`Small idea’ by high school students has become global anti-genocide movement
Kampala, Uganda | STEPHEN NUWAGIRA & FRANCIS BYARUHANGA | A sea of dark mass captures my attention as I head towardsthe Rwandan Parliament on this cloudy Saturday evening. It’s a mass of people clad mostly in black or dark blue T-shirts,marching as if on military parade. But they march in unnerving silence and gray April evening Kigali skies accentuate the somber mood of the “Walk to Remember”. It is an annual event to commemorate the more than one million people killed during the 1994 genocide against the Tutsi.
Snaking out of the parliament building to Airport Road, thethousands march; not in protest but to mourn in remembrance of the genocide victims.
This year, the First Lady, Jeannette Kagame, is leading the mostly young people, diplomats, and government officials on the two-kilometre walk toAmahoro National Stadium. They will join over 25,000 Rwandans and friends of Rwanda gathered for a commemoration vigil.
— IRANZI JEAN PAUL (@IranziPaul) April 11, 2018
Walk to Remember, which has become one of the key activities of thegenocide commemoration week (April 7-13), dates back to 2009 when the first walk to remember event took place.
It was May 7 and a group of high school students under the Peace and Love Proclaimers (PLP) decided to march. Their aim was to educate youth about the genocide and promoting unity and reconciliation among Rwandans.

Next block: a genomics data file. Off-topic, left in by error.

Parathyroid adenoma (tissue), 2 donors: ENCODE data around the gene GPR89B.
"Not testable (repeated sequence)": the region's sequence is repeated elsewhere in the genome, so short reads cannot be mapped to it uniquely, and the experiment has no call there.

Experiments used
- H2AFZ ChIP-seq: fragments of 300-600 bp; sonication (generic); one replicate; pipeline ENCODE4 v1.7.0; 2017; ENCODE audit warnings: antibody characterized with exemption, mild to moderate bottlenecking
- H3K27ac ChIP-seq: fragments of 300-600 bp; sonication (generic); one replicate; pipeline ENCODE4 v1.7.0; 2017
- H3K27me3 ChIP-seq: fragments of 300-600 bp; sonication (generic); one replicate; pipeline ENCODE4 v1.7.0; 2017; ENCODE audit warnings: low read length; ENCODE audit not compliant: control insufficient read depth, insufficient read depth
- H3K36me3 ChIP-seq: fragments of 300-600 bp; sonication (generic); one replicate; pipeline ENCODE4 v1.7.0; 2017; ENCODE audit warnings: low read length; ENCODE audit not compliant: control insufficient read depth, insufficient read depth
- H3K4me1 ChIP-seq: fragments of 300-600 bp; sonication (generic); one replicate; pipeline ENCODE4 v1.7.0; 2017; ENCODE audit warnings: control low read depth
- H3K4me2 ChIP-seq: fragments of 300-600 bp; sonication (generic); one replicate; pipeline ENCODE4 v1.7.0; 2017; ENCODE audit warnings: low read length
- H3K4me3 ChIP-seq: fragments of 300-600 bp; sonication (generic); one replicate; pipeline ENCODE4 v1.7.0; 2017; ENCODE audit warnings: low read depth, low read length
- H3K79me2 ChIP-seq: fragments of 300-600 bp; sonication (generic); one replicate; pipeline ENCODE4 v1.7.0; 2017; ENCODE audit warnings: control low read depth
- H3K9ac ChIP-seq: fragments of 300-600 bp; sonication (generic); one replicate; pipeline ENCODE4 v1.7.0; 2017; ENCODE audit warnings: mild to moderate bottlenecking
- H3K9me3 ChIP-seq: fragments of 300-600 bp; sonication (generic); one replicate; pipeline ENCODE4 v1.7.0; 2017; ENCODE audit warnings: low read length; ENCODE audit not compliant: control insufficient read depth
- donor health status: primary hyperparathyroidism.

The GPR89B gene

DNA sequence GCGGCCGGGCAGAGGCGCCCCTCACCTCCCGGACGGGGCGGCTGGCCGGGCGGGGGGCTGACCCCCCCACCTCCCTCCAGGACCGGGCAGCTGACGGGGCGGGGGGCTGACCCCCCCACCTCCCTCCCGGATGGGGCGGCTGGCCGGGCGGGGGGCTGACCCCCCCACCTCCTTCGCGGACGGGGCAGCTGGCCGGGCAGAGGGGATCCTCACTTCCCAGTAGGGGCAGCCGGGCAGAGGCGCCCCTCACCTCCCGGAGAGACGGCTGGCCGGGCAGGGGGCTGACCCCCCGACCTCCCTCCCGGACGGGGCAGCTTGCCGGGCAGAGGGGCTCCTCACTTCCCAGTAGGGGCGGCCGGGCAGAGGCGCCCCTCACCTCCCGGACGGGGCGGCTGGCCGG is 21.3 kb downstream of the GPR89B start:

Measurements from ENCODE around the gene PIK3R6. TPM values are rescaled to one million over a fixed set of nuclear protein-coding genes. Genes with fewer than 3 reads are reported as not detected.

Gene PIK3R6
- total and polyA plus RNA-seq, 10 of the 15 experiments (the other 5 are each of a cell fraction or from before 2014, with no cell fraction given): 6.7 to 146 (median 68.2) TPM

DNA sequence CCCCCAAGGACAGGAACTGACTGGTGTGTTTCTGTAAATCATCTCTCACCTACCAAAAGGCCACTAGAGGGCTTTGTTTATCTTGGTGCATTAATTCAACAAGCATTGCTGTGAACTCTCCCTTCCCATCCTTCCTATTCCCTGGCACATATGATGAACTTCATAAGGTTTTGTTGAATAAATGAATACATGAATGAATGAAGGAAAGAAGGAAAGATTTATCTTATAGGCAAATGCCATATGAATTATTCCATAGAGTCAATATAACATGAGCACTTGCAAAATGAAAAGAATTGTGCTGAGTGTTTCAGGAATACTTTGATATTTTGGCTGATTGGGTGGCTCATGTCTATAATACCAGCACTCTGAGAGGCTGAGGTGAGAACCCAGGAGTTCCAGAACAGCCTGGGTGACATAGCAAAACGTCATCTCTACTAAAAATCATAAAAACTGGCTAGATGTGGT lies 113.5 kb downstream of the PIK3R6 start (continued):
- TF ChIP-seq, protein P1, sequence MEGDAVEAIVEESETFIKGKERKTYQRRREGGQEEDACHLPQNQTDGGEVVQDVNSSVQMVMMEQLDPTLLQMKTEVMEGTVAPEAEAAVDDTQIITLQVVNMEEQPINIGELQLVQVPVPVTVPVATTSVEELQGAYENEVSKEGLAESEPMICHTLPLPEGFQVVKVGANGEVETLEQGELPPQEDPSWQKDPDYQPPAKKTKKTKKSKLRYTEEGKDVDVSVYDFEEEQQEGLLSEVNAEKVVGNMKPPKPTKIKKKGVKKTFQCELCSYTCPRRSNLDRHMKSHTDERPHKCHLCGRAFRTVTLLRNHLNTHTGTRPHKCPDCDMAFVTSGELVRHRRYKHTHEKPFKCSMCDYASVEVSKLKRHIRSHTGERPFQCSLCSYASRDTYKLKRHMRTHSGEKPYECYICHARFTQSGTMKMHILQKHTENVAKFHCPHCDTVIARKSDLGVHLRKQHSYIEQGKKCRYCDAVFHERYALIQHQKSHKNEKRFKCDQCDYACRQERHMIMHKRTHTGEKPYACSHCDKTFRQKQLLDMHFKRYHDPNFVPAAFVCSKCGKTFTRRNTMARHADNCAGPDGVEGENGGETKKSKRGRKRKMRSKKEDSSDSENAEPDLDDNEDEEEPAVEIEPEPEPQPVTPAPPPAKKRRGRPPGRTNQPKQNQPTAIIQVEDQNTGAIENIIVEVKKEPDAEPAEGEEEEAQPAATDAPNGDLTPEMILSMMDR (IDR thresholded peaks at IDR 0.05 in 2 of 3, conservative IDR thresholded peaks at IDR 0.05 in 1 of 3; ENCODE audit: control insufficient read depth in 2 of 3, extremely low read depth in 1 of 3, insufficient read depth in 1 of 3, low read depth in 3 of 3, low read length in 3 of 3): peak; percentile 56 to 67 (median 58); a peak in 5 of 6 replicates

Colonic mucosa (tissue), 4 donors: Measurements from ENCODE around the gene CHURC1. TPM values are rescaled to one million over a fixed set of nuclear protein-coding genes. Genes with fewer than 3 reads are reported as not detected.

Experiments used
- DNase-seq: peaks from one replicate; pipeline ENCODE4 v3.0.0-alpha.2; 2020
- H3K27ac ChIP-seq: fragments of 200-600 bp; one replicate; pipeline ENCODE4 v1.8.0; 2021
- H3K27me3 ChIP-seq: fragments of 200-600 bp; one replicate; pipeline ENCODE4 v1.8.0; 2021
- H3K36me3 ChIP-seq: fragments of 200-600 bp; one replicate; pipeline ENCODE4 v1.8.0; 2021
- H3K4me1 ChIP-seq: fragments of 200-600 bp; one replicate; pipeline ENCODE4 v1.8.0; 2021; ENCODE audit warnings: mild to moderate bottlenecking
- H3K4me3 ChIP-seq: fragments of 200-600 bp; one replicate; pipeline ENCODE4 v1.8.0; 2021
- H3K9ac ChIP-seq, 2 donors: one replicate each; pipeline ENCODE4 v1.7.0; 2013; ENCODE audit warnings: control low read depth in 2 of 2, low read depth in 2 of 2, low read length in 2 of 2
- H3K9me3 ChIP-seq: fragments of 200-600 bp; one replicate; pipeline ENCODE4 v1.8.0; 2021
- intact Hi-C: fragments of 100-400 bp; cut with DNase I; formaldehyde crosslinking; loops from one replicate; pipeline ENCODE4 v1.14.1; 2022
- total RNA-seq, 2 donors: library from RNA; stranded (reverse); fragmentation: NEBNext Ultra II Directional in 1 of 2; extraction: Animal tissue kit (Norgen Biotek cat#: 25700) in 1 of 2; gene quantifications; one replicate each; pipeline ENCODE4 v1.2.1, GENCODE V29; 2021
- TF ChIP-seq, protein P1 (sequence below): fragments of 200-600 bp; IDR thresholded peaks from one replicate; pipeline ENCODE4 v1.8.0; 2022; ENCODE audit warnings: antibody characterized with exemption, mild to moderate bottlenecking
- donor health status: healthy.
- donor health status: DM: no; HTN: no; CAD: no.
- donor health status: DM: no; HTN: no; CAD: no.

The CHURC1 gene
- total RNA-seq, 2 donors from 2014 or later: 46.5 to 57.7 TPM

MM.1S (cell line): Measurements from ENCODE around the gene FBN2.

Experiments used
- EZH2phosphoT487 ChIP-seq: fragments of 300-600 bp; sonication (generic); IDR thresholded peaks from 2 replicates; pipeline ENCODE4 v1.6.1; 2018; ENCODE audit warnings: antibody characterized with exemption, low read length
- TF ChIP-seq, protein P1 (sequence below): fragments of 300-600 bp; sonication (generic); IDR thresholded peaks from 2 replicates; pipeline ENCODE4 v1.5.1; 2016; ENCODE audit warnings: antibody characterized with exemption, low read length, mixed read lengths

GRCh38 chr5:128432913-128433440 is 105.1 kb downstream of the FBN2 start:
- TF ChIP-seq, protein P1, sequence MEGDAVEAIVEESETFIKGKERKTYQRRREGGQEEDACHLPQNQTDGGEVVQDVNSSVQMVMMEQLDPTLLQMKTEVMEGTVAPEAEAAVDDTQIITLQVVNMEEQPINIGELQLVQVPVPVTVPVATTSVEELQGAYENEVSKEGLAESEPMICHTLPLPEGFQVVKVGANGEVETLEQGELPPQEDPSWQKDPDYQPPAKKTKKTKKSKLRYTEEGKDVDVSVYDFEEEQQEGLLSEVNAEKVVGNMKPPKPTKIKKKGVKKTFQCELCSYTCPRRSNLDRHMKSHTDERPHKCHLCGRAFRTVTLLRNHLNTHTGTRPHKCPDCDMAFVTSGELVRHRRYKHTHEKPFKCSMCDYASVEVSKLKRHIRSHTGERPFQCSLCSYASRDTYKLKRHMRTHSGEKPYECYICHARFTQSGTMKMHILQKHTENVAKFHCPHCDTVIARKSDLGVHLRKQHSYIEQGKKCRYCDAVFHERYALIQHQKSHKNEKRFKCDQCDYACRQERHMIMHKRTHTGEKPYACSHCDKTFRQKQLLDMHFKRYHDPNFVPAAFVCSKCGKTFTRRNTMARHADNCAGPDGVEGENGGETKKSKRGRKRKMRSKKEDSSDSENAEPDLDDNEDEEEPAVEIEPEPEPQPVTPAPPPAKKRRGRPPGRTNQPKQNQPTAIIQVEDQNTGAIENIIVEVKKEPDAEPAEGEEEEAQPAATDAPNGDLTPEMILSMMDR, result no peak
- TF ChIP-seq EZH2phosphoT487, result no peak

“We wanted to build a future free of divisions,” saysMark Gwamaka, the brain behind the idea, “We wanted to preach unity and reconciliation, and also empower the youth to be change agents and national builders.”
Today, the event also involves offering support; material, emotional, or spiritual to survivors.
It also seeksto highlight the role and responsibility of youth in fighting genocide and genocide ideologyamong Rwandans.It shows survivors that “you are not alone; the country and its youth care and support you through this hard period and always.”
Back before 2009, there were few campaigns promoting unity and forgiveness, especially among the young people.Gwamaka’sidea was philosophically simple: when we walk together, people will ask us what we are up to and the answer will be“we are walking to remember”.
“It’s a symbolic walk from our bad history to where we want to be as a country,” he adds. And as the participants walk, the silence encourages meditation.